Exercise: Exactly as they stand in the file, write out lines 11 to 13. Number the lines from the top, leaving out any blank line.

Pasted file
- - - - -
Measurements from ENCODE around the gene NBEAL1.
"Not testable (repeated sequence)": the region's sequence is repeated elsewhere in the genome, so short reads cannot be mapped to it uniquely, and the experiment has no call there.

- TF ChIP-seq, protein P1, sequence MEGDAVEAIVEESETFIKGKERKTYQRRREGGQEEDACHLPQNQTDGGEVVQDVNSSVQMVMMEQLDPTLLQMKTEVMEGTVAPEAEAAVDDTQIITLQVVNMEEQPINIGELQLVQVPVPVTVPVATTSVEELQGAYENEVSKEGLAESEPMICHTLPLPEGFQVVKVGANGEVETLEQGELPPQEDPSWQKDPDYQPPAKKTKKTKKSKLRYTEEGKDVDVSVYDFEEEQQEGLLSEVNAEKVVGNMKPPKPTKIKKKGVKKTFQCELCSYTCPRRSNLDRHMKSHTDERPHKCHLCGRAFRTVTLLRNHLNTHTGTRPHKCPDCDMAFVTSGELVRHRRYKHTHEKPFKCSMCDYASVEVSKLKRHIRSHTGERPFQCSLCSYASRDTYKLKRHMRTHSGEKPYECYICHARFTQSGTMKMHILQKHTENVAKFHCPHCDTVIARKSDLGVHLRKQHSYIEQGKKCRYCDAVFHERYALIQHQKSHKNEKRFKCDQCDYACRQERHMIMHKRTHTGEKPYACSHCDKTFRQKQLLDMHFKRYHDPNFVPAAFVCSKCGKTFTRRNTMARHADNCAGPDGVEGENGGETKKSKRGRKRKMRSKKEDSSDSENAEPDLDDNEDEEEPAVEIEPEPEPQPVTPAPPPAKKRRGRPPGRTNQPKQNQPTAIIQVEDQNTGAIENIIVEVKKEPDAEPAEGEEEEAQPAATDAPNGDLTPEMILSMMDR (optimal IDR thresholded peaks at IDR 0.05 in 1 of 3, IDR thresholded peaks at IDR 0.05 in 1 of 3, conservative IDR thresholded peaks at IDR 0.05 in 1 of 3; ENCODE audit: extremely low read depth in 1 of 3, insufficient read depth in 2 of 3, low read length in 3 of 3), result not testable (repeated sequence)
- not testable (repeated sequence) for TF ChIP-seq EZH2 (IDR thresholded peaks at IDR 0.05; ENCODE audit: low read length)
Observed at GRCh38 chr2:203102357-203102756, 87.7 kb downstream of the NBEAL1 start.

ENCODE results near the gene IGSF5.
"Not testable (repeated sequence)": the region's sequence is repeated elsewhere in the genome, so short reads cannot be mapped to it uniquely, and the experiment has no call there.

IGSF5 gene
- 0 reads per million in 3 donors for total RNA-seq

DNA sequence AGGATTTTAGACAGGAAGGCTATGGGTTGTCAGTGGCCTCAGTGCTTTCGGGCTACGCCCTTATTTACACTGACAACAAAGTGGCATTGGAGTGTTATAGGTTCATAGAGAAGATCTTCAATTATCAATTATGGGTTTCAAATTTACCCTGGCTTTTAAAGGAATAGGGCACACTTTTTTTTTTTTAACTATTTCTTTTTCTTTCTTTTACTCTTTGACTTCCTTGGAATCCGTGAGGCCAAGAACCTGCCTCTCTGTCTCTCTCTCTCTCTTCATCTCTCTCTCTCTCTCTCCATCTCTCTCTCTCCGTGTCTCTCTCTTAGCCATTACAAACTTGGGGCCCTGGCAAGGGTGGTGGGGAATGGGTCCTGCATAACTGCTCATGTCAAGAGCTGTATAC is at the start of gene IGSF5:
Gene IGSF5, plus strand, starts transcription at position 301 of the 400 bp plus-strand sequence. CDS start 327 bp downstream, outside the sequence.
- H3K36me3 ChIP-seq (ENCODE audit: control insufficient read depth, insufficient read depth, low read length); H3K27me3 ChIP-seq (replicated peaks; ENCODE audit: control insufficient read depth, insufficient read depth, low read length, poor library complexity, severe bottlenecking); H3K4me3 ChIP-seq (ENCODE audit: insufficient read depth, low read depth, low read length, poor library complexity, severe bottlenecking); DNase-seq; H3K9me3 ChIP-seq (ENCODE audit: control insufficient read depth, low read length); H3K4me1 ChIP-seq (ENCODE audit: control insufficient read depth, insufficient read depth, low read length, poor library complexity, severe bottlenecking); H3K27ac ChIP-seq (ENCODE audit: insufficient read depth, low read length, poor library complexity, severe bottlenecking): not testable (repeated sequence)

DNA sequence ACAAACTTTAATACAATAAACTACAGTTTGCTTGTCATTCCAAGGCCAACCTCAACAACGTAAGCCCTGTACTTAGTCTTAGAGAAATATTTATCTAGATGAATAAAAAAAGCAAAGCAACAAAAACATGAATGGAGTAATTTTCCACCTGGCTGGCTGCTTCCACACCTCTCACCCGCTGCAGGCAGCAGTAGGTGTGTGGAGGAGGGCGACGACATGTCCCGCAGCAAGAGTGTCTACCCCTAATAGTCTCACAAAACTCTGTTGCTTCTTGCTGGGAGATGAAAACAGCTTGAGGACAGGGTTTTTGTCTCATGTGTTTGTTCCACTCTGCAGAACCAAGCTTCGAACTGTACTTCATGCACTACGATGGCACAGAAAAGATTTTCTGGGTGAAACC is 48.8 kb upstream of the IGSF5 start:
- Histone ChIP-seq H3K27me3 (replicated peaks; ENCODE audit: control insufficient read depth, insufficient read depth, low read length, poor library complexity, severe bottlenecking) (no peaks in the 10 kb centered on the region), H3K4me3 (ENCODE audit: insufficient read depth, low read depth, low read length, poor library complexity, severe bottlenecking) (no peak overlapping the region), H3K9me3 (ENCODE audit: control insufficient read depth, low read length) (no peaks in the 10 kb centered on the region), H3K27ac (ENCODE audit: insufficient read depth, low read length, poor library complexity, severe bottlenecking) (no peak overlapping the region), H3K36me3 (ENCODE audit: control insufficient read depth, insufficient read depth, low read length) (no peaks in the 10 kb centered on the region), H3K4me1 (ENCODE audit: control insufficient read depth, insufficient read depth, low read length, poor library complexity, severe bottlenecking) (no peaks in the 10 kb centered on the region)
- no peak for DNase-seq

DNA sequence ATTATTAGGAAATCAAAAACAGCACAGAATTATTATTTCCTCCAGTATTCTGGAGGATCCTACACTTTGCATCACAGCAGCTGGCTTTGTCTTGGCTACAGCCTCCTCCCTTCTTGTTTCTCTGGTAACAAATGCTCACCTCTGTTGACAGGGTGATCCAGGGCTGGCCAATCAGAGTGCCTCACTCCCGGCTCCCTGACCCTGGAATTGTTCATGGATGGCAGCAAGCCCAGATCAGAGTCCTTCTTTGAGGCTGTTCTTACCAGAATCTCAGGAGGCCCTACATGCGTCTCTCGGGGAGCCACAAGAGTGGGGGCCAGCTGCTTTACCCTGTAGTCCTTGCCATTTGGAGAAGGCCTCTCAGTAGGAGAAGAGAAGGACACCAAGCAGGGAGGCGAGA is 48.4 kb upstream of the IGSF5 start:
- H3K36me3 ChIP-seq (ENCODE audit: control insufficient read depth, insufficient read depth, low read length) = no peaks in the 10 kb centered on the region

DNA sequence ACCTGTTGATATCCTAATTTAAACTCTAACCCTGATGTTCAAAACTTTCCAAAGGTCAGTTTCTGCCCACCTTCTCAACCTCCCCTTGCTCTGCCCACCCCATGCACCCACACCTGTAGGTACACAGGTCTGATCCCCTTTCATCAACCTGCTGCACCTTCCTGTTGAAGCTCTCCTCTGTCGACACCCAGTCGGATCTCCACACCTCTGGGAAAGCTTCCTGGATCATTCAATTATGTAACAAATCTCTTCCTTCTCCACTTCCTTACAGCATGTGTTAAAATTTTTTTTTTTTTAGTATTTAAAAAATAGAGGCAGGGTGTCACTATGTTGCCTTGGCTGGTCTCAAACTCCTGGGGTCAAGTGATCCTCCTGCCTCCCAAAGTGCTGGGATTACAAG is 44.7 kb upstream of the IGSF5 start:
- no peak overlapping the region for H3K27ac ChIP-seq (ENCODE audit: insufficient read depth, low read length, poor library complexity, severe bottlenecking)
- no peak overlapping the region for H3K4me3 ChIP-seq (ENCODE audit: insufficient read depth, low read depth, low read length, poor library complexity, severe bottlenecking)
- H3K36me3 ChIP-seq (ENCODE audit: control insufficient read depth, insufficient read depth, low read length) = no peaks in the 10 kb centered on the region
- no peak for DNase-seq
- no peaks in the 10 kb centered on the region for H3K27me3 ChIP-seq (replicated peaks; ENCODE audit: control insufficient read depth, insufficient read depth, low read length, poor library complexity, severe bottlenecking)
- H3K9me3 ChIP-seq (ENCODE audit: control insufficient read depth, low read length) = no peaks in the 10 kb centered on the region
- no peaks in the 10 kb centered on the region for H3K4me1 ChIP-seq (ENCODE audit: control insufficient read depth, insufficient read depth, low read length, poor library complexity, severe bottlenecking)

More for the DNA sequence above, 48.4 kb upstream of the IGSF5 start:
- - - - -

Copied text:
Gene IGSF5, plus strand, starts transcription at position 301 of the 400 bp plus-strand sequence. CDS start 327 bp downstream, outside the sequence.
- H3K36me3 ChIP-seq (ENCODE audit: control insufficient read depth, insufficient read depth, low read length); H3K27me3 ChIP-seq (replicated peaks; ENCODE audit: control insufficient read depth, insufficient read depth, low read length, poor library complexity, severe bottlenecking); H3K4me3 ChIP-seq (ENCODE audit: insufficient read depth, low read depth, low read length, poor library complexity, severe bottlenecking); DNase-seq; H3K9me3 ChIP-seq (ENCODE audit: control insufficient read depth, low read length); H3K4me1 ChIP-seq (ENCODE audit: control insufficient read depth, insufficient read depth, low read length, poor library complexity, severe bottlenecking); H3K27ac ChIP-seq (ENCODE audit: insufficient read depth, low read length, poor library complexity, severe bottlenecking): not testable (repeated sequence)

DNA sequence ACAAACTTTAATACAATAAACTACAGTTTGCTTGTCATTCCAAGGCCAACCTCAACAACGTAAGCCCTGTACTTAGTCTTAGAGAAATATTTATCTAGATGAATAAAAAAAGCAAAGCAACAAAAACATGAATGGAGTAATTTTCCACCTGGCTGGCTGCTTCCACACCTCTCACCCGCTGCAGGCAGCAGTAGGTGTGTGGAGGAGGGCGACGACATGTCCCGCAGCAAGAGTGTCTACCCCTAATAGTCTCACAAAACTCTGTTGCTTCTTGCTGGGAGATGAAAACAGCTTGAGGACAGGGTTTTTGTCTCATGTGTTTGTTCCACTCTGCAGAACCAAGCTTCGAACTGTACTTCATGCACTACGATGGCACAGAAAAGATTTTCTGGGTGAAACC is 48.8 kb upstream of the IGSF5 start: